## Types of Functions:

(1) ** One-to-one Functions-** A function, f: A

**→**B, is said to be one-to-one or injective if for distinct elements x

_{1}, x

_{2}∈ A, there exist f(x

_{1}), f(x

_{2}) respectively in B such that for x

_{1}≠ x

_{2}, f( x

_{1}) ≠ f(x

_{2}). Linear functions like f(x) = 2x – 1, f(x) = x + 2, f(x) = (2x + 1)/3 etc., are all one-to-one functions. The graphs of one-to-one functions denote straight lines. The mapping has been shown in the figure below.

(2) ** Many-to-one Functions-** Functions that are not one-to-one are said to be many-to-one functions. Functions like y – x2, y = x3, y = | x | are many-to-one functions. The mapping has been shown in the figure below. The codomain of the function, in this case, is set B but the range is {y

_{1}, y

_{2}, y

_{3}}.

(3) ** Onto-(Surjective) Functions-** A function, f: A

**→**B, is said to be an onto or surjective function if each element y of B has a pre-image x in A. The codomain in this case is called the Range of f. Set B in this case must also be exhausted as shown in the figure below.

Thus, Range of f = f(A) = {f(x): x ∈ A} Obviously, f(A) ⊆ B |

(4) ** Into Functions-** A function, f: A

**→**B, is said to be an into-function if there exists at least one element in B having no pre-image in A. In the figure below, there are two elements y

_{4}and y

_{5}in set B for which there is no pre-image in A. The function in the case is an into-function.

(5) ** Bijection-** A function, f: A

**→**B, is a bijection if-

- It is one-one i.e. f(x
_{1}) = f(x_{2}) ⇒ x_{1}= x_{2}for all x_{1}, x_{2}∈ A. - It is onto i.e. for all y ∈ B, there exists x ∈ A such f(x) = y.

(6) ** Identity Function-** Let A be a non-void set. A function, f: A

**→**A, is said to be the identity function on set A if f associates every element of set A to the element itself. Identity function is given by f(x) = x.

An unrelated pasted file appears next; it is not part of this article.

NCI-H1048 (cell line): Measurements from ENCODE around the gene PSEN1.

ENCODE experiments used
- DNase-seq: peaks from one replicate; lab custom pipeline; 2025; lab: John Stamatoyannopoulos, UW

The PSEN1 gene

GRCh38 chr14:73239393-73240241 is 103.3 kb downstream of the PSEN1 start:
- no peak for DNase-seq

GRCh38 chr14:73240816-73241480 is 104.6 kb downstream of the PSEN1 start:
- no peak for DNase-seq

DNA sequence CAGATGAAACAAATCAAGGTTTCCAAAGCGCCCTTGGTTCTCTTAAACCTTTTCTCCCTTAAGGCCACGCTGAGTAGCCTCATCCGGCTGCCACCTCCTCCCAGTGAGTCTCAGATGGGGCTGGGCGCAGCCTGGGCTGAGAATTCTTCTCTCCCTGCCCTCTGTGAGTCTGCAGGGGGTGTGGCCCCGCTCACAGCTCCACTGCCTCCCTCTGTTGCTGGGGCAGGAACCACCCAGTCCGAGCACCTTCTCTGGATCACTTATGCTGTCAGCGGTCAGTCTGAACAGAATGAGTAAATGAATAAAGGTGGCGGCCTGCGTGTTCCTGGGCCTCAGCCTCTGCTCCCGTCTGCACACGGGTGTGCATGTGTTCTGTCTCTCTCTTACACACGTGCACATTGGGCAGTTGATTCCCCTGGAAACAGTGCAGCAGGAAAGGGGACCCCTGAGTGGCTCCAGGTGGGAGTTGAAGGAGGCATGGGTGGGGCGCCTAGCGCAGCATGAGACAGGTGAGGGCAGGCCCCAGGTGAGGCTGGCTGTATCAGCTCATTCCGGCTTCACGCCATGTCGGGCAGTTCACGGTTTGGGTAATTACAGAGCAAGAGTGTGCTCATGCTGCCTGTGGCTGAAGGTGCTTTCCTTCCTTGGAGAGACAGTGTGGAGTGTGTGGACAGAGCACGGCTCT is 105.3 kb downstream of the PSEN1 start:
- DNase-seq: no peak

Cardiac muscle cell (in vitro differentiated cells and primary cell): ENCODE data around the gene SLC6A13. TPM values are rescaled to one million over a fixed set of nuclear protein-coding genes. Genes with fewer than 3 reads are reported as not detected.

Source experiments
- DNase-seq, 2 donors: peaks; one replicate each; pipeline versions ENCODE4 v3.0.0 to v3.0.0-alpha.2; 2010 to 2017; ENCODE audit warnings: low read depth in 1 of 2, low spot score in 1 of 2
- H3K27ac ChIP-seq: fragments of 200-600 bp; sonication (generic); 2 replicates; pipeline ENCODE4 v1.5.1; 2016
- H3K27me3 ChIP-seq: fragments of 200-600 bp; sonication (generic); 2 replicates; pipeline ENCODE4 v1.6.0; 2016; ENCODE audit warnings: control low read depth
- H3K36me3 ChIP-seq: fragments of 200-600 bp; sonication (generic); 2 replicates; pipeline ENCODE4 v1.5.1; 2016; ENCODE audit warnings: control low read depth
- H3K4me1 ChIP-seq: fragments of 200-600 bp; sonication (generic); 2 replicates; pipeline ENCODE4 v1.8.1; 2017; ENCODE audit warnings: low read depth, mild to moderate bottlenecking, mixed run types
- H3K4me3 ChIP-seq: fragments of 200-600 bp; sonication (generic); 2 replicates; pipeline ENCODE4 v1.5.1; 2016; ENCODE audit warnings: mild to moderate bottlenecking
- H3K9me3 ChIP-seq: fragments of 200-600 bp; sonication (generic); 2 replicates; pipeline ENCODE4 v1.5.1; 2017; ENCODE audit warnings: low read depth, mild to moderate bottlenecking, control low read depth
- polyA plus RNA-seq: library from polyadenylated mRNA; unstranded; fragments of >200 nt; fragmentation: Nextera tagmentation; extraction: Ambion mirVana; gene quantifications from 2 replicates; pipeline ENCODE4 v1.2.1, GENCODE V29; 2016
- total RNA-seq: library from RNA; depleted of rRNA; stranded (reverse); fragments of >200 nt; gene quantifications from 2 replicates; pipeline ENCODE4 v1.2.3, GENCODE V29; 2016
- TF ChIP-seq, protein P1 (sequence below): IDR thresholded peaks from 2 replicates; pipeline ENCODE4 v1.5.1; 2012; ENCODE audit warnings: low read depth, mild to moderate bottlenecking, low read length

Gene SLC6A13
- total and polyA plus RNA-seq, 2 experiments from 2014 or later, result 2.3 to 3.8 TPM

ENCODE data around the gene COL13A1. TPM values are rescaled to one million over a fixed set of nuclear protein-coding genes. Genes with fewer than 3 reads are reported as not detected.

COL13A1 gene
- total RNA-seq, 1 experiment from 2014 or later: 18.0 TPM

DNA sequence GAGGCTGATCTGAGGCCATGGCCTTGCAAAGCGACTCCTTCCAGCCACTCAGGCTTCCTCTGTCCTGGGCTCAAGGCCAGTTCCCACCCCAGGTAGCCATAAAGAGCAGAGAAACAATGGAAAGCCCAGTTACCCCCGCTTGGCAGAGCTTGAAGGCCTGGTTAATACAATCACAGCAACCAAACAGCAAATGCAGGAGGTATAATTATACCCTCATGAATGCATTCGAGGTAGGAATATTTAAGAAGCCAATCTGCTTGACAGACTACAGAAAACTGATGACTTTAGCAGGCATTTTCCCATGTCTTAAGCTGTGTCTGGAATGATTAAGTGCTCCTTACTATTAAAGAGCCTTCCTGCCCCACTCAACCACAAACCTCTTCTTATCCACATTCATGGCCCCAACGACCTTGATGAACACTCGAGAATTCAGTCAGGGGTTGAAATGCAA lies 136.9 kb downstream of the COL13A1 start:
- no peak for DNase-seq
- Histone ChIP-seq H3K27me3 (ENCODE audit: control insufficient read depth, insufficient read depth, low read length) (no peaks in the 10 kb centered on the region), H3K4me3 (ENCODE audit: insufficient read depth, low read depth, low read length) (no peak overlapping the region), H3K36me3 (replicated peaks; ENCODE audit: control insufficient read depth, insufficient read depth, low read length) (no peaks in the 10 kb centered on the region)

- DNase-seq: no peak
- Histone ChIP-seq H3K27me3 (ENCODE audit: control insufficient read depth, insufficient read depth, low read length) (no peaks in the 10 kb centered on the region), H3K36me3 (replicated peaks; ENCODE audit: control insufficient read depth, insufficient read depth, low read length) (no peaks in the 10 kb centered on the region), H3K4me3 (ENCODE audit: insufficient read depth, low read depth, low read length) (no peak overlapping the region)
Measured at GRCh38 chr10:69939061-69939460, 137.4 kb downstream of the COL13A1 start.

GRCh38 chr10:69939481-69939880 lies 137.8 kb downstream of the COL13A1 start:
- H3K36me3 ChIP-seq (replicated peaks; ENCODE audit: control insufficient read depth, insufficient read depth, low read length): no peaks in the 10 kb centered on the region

(7) ** Constant Function-** A function, f: A

**→**B, is a constant function if every member of A has the same image in B under the function f. Thus, in this case f(x) = c, for all x ∈ A, c ∈ B.

(8) ** Exponential Function-** The function is given by f(x) = e

^{x}. It lies completely above the X-axis and from left to right it rises exponentially.

(9) ** Logarithmic Function-** It is given by f(x) = log

_{e}x. The graph of the function lies completely on the right side of the Y-axis and it rises above from left to right as shown in figure (a).

When f(x) = e^{x }and f(x) = log_{e} x are drawn on the same scale, it would be clear that one is reflection of the others in the line y = x (the identity function) as shown in figure (b).

(10) ** The Greatest Integer Function-** It is defined as f(x) = [x], where [x] refers to the greatest integer contained in x. It is sometimes referred to as the

**or the**

*Integral value function***(as the graph of the function looks like a staircase). The graph of the function consists of many broken pieces, each being coincident with the graph of a constant function as shown in the figure below.**